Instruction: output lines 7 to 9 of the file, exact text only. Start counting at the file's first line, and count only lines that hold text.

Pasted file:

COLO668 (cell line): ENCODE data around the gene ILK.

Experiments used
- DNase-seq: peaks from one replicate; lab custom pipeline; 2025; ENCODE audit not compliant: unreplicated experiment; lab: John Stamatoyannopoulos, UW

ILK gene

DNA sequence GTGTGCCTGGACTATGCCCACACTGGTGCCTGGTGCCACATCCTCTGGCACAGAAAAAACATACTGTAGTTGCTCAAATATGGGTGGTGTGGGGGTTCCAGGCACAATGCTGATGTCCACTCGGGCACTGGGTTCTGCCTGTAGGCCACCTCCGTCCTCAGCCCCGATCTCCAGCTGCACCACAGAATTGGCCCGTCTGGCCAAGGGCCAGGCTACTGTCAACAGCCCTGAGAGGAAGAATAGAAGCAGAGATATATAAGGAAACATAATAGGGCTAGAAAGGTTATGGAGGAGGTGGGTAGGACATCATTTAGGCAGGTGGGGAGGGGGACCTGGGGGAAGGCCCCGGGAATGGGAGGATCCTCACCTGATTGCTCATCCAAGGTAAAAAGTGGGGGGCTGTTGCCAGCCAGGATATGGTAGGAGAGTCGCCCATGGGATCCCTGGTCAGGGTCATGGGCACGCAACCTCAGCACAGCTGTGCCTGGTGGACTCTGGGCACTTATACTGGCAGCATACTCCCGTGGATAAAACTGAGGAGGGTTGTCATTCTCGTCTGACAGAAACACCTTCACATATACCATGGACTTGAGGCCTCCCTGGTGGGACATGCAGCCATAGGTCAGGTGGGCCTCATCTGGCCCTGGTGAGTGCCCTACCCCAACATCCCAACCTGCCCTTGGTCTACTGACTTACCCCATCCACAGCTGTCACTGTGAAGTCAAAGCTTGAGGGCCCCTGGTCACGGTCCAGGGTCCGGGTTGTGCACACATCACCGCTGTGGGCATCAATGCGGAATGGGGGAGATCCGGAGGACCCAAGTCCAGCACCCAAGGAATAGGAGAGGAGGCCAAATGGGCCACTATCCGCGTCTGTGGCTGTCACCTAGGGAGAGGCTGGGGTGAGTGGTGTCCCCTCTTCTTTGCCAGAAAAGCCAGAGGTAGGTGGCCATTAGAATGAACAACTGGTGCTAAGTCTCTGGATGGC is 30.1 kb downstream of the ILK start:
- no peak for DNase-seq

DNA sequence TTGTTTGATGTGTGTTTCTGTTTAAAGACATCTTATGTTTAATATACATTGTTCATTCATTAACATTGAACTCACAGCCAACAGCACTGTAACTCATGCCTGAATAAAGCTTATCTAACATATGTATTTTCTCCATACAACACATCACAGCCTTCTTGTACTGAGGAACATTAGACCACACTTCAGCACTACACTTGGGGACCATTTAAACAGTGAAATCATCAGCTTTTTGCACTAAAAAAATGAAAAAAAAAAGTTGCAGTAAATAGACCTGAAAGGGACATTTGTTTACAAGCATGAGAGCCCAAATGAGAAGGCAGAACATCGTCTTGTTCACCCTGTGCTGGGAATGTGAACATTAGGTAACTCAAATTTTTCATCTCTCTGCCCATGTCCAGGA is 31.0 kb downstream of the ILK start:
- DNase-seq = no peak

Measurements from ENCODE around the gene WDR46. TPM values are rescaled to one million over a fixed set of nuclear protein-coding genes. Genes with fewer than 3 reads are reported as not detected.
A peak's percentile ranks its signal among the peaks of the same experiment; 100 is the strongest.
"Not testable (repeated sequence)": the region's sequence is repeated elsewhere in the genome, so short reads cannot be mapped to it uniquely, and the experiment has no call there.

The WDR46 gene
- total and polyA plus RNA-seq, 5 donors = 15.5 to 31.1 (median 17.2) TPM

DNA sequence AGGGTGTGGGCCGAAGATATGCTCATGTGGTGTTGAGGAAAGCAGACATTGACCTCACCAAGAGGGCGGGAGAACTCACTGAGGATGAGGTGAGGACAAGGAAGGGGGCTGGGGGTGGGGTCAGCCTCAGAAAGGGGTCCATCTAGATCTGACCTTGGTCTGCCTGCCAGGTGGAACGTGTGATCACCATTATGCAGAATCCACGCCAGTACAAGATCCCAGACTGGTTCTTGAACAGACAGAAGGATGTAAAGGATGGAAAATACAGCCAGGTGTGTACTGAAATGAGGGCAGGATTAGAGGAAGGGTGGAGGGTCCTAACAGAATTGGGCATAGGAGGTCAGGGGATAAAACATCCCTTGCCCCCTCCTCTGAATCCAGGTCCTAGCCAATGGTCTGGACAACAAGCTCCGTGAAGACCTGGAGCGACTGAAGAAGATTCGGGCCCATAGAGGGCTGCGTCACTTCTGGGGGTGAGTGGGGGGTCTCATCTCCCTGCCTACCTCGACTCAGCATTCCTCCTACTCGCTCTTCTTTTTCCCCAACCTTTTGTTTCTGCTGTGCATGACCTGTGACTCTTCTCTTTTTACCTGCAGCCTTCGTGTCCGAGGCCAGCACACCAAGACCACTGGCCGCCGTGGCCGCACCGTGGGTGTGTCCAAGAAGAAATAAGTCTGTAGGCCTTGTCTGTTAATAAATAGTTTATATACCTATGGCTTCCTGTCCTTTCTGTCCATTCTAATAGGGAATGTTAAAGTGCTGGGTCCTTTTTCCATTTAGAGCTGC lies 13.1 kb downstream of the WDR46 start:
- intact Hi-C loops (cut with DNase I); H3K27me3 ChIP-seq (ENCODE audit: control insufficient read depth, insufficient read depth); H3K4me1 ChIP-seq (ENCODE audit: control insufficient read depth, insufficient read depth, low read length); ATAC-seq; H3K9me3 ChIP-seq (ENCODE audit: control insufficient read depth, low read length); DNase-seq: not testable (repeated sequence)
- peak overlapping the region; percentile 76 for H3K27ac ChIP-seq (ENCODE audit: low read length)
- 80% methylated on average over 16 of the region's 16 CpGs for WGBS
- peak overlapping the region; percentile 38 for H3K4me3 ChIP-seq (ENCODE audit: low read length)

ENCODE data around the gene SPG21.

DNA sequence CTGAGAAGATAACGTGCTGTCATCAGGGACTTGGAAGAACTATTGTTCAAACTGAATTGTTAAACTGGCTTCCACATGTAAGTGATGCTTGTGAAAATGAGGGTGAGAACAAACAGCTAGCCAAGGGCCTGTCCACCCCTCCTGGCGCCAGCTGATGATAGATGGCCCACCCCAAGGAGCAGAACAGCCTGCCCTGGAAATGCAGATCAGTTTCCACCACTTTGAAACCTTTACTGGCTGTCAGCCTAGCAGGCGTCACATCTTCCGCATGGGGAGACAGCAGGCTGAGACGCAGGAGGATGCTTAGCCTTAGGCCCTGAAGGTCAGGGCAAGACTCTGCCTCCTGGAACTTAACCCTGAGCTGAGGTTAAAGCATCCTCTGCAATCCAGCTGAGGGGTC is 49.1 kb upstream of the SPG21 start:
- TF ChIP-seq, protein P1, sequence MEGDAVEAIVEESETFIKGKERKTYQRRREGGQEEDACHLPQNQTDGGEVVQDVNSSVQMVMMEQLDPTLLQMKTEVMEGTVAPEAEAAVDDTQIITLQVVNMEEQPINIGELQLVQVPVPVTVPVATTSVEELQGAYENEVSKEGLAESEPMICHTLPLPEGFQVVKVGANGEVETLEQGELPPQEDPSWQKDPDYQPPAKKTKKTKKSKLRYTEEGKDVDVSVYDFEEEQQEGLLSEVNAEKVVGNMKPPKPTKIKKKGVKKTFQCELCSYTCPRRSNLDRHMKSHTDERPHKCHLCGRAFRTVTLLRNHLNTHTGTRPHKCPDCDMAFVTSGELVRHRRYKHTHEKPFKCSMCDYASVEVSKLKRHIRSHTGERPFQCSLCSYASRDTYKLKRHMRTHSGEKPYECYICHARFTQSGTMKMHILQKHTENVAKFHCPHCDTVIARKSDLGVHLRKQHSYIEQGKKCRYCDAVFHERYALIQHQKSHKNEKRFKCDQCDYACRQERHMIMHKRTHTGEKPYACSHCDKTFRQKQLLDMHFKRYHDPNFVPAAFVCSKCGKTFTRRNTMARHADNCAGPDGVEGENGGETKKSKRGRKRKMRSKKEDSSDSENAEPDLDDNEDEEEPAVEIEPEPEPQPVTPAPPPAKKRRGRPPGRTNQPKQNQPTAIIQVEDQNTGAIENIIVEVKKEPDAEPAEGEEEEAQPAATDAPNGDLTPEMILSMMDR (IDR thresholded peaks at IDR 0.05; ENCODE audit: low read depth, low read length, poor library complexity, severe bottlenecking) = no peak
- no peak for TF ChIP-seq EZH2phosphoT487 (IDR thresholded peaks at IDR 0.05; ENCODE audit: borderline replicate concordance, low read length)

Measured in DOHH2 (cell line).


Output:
DNA sequence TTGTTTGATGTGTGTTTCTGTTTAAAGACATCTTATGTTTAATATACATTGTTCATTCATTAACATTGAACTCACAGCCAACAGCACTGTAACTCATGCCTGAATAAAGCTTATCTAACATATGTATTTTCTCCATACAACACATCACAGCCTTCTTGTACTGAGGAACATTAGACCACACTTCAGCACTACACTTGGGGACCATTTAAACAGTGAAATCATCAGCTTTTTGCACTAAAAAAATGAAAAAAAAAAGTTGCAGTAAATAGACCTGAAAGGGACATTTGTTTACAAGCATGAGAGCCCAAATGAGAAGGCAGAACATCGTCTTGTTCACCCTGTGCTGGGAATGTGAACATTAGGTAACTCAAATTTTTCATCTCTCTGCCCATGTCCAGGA is 31.0 kb downstream of the ILK start:
- DNase-seq = no peak

Measurements from ENCODE around the gene WDR46. TPM values are rescaled to one million over a fixed set of nuclear protein-coding genes. Genes with fewer than 3 reads are reported as not detected.